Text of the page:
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A trial over Florida's congressional map continues with more witness testimony

Craig Moore
/
WFSU Public Media

A federal trial over Florida’s congressional map could wrap up early this week after attorneys for civil rights groups and voters suing over North Florida’s districts rested their case on Monday afternoon.

Attorneys for civil rights groups and voters who are suing over North Florida's congressional districts called their final witnesses on Monday in a federal trial that's expected to end early this week.

Redistricting experts, voters and officials involved in the state's 2022 redistricting process were among the witnesses who took the stand during the first few days of the trial, which began last week. Plaintiffs are trying to convince a three-judge panel that the removal of the region's only congressional district where Black voters could elect their candidate of choice was intentionally racially discriminatory.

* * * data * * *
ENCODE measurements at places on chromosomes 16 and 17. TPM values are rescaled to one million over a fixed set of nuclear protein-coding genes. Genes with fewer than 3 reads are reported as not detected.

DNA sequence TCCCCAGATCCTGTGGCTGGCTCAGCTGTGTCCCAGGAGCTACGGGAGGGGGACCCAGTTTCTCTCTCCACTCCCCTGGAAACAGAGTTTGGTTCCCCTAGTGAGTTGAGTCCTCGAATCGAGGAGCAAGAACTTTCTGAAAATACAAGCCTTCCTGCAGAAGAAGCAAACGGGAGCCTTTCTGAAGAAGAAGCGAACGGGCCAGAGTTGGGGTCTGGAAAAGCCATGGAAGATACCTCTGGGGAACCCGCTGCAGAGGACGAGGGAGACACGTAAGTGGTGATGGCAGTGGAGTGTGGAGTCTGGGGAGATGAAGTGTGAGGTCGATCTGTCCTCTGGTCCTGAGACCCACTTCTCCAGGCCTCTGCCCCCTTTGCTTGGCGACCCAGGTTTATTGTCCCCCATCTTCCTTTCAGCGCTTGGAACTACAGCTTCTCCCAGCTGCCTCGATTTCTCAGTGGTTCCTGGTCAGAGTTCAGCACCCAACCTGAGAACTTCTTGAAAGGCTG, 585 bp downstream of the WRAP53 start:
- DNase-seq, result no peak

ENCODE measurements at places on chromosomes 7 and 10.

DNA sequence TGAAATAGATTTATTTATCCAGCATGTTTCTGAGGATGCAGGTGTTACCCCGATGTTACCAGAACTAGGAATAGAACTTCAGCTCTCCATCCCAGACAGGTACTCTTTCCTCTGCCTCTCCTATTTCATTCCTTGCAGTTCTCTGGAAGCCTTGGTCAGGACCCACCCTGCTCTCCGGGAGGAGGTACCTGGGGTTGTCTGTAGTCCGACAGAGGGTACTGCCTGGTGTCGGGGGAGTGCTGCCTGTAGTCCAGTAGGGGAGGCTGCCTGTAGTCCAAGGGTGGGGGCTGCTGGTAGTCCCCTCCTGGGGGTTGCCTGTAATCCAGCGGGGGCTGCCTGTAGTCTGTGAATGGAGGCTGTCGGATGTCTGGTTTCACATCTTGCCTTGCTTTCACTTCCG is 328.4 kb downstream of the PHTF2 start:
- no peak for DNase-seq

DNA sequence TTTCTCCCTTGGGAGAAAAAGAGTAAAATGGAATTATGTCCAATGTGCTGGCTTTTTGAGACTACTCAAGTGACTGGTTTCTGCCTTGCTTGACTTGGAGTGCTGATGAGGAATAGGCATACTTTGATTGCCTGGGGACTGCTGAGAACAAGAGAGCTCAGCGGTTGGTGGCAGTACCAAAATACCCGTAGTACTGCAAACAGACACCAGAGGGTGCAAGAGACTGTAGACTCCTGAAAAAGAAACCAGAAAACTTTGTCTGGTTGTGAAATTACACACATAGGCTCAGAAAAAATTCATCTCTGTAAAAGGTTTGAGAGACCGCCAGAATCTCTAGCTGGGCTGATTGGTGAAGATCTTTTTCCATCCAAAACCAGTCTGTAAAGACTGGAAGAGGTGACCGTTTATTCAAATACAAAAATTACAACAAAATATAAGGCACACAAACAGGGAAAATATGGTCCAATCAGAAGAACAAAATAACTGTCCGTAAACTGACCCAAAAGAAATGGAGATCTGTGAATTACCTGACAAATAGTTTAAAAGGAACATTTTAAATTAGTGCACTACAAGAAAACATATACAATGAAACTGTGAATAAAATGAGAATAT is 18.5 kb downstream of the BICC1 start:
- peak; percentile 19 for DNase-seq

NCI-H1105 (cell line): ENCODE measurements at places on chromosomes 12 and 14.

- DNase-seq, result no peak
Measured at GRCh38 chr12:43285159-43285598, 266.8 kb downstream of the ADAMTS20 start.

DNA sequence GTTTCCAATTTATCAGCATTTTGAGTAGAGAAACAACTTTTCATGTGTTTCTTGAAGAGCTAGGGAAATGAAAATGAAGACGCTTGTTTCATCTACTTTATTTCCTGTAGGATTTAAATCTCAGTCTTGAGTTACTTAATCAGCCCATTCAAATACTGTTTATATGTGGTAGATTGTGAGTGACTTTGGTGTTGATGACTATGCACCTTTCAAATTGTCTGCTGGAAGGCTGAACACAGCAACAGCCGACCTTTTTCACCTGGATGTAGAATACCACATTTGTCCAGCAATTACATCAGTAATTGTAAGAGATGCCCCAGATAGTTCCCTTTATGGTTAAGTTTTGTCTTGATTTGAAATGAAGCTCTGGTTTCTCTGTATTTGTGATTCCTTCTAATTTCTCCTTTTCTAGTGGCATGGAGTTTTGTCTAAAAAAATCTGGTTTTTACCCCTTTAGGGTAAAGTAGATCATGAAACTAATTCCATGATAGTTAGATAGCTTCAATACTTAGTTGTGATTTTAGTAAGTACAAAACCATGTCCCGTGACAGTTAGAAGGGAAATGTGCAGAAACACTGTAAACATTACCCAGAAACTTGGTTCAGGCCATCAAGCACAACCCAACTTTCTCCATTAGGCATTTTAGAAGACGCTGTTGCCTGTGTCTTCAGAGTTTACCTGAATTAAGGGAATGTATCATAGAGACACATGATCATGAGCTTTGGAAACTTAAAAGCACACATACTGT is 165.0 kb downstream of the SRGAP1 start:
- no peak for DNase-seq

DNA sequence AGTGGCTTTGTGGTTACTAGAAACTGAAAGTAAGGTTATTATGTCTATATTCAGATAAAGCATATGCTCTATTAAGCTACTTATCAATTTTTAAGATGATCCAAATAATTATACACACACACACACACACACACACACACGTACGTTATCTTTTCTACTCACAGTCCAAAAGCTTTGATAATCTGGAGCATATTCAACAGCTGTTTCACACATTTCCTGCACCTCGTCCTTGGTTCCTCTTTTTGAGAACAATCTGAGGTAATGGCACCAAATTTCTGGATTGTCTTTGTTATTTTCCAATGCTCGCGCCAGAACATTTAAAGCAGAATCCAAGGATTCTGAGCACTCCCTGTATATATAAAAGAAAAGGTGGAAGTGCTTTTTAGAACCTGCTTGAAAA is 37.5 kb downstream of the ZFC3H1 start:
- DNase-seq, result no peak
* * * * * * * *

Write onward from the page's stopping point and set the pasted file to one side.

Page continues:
“The maps are just bad. They’re unconstitutional," Florida House Minority Leader Rep. Fentrice Driskell (D-Tampa) told WFSU News in an interview after her testimony on Monday. "I think that legislative leadership knew that."

Gov. Ron DeSantis signed a map last year that eliminated the region’s only district from Pensacola to Jacksonville where African American voters could elect their candidate of choice to Congress. That was after he vetoed two maps from the legislature that attempted to preserve Black voting power in the region. DeSantis then called lawmakers into a special session to pass his plan, which eliminated the region's only African American opportunity district. "The legislature basically capitulated to him," Driskell said.

"The governor’s involvement not only deprived the public of the opportunity to have input, it deprived voters, particularly Black voters in North Florida with the opportunity to elect their candidate of their choice."

Copyright 2023 WFSU. To see more, visit WFSU.

Valerie Crowder is a freelance reporter based in Panama City, Florida. Before moving to Florida, she covered politics and education for Public Radio East in New Bern, North Carolina. While at PRE, she was also a fill-in host during All Things Considered. She got her start in public radio at WAER-FM in Syracuse, New York, where she was a part-time reporter, assistant producer and host. She has a B.A. in newspaper online journalism and political science from Syracuse University. When she’s not reporting the news, she enjoys reading classic fiction and thrillers, hiking with members of the Florida Trail Association and doing yoga.